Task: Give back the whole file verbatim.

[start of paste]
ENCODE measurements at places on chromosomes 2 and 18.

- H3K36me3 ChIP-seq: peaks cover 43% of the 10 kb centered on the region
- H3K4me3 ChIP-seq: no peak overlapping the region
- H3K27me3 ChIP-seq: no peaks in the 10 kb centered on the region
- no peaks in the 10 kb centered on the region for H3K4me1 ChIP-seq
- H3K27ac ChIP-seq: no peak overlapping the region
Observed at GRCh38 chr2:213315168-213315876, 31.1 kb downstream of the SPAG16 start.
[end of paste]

ENCODE measurements at places on chromosomes 2 and 18.

- H3K36me3 ChIP-seq: peaks cover 43% of the 10 kb centered on the region
- H3K4me3 ChIP-seq: no peak overlapping the region
- H3K27me3 ChIP-seq: no peaks in the 10 kb centered on the region
- no peaks in the 10 kb centered on the region for H3K4me1 ChIP-seq
- H3K27ac ChIP-seq: no peak overlapping the region
Observed at GRCh38 chr2:213315168-213315876, 31.1 kb downstream of the SPAG16 start.